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Junk Food Exposure Disrupts Selection of Food-Seeking Actions in Rats.

  • Author(s): Kosheleff, Alisa R
  • Araki, Jingwen
  • Tsan, Linda
  • Chen, Grace
  • Murphy, Niall P
  • Maidment, Nigel T
  • Ostlund, Sean B
  • et al.
Abstract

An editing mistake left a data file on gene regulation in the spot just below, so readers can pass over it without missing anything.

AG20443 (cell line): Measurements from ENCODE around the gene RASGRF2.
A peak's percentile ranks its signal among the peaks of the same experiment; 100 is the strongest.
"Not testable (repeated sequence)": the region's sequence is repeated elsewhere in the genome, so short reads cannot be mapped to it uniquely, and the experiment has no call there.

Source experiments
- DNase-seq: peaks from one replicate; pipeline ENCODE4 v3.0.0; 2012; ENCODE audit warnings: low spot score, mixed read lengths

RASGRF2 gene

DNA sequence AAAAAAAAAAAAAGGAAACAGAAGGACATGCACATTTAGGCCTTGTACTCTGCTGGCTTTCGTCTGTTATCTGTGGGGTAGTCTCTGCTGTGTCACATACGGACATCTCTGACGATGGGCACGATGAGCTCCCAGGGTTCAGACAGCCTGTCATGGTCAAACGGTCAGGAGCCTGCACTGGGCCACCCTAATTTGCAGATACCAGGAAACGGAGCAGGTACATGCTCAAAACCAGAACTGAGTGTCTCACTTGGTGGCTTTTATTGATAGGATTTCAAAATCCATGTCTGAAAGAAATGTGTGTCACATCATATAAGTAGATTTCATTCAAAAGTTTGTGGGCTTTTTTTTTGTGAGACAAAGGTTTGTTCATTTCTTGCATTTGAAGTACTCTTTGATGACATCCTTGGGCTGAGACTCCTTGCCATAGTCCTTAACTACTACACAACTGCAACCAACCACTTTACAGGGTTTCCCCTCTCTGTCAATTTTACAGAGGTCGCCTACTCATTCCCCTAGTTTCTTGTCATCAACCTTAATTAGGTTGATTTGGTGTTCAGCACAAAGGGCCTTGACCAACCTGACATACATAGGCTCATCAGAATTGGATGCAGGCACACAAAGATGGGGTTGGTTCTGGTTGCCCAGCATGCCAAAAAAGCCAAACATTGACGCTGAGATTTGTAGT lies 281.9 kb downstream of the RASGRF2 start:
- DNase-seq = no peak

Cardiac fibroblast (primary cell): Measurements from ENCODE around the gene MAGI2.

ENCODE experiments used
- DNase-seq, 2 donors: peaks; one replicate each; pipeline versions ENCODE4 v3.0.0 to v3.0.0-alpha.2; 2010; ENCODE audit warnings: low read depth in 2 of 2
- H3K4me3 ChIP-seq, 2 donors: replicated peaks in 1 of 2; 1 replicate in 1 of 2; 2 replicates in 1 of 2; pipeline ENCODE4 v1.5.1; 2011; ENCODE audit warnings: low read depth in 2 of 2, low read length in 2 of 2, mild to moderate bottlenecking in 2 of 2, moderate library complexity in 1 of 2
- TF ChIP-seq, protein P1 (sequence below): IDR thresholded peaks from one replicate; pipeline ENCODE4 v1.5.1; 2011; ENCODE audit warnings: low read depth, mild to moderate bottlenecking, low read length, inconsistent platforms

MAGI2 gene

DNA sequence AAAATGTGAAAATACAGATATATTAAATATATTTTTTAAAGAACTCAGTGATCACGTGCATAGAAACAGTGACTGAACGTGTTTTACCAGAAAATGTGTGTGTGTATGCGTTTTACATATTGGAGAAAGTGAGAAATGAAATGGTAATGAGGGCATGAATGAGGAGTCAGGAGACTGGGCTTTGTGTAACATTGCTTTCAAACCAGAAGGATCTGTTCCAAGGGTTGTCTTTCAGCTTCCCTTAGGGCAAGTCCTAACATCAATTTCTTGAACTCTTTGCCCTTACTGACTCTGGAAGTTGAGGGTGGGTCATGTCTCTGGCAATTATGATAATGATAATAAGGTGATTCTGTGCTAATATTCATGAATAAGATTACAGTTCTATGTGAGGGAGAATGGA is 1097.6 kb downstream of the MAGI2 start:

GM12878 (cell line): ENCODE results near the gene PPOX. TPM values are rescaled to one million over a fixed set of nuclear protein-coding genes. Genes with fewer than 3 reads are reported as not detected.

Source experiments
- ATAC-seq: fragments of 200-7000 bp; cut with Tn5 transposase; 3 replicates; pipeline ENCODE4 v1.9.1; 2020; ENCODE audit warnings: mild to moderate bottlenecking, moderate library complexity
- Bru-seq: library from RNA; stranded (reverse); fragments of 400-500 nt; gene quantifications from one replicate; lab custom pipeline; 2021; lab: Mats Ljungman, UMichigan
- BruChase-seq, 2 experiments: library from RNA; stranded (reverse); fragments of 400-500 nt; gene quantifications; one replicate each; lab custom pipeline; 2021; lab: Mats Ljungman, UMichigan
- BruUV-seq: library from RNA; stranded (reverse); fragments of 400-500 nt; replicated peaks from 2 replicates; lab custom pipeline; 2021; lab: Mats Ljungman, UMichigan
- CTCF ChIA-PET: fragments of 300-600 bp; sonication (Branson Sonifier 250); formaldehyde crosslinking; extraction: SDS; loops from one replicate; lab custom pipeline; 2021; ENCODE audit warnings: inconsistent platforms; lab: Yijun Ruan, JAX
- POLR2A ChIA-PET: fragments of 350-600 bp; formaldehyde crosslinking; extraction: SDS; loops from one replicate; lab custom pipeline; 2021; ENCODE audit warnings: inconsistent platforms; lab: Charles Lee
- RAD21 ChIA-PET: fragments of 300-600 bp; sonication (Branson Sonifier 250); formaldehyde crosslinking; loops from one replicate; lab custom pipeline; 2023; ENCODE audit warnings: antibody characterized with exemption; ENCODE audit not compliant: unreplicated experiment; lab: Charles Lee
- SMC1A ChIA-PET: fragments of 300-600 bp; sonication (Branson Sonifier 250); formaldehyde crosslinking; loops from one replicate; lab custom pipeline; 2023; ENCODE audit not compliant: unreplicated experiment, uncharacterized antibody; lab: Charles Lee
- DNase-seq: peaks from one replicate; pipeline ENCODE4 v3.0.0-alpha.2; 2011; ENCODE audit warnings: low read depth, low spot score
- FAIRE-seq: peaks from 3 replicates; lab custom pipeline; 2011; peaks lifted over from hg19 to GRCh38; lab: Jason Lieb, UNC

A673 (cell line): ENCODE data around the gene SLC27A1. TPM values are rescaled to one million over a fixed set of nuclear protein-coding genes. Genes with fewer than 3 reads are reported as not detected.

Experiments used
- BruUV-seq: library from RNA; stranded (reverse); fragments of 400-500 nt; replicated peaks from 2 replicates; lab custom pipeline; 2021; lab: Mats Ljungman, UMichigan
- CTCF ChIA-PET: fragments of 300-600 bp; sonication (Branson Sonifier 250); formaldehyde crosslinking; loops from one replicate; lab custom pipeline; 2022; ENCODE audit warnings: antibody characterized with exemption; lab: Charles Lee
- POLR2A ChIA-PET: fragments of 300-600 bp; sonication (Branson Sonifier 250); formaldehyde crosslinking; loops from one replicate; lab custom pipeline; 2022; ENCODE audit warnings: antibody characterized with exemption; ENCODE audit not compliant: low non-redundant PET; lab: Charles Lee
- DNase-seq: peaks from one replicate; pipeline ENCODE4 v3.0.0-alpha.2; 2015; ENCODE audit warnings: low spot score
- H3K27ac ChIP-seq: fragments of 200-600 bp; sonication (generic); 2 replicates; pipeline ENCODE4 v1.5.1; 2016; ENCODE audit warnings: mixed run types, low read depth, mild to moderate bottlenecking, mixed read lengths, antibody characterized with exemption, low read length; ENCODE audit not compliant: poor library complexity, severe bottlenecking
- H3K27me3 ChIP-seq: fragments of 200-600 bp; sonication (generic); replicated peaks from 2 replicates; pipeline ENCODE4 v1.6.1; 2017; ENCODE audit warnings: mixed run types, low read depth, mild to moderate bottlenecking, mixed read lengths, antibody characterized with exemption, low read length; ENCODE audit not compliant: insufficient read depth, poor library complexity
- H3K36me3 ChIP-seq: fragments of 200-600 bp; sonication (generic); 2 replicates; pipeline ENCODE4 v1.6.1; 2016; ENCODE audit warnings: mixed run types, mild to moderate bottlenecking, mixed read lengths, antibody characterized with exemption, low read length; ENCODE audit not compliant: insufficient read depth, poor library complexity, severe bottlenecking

There is growing evidence that repeated consumption of highly palatable, nutritionally poor "junk food" diets can produce deficits in cognition and behavioral control. We explored whether long-term junk-food diet exposure disrupts rats' ability to make adaptive choices about which foods to pursue based on (1) expected reward value (outcome devaluation test) and (2) cue-evoked reward expectations (Pavlovian-to-instrumental test). Rats were initially food restricted and trained on two distinct response-outcome contingencies (e.g., left press chocolate pellets, and right press sweetened condensed milk) and stimulus-outcome contingencies (e.g., white noise chocolate pellets, and clicker sweetened condensed milk). They were then given 6 weeks of unrestricted access to regular chow alone (controls) or chow and either 1 or 24 h access to junk food per day. Subsequent tests of decision making revealed that rats in both junk-food diet groups were impaired in selecting actions based on either expected food value or the presence of food-paired cues. These data demonstrate that chronic junk food consumption can disrupt the processes underlying adaptive control over food-seeking behavior. We suggest that the resulting dysregulation of food seeking may contribute to overeating and obesity.

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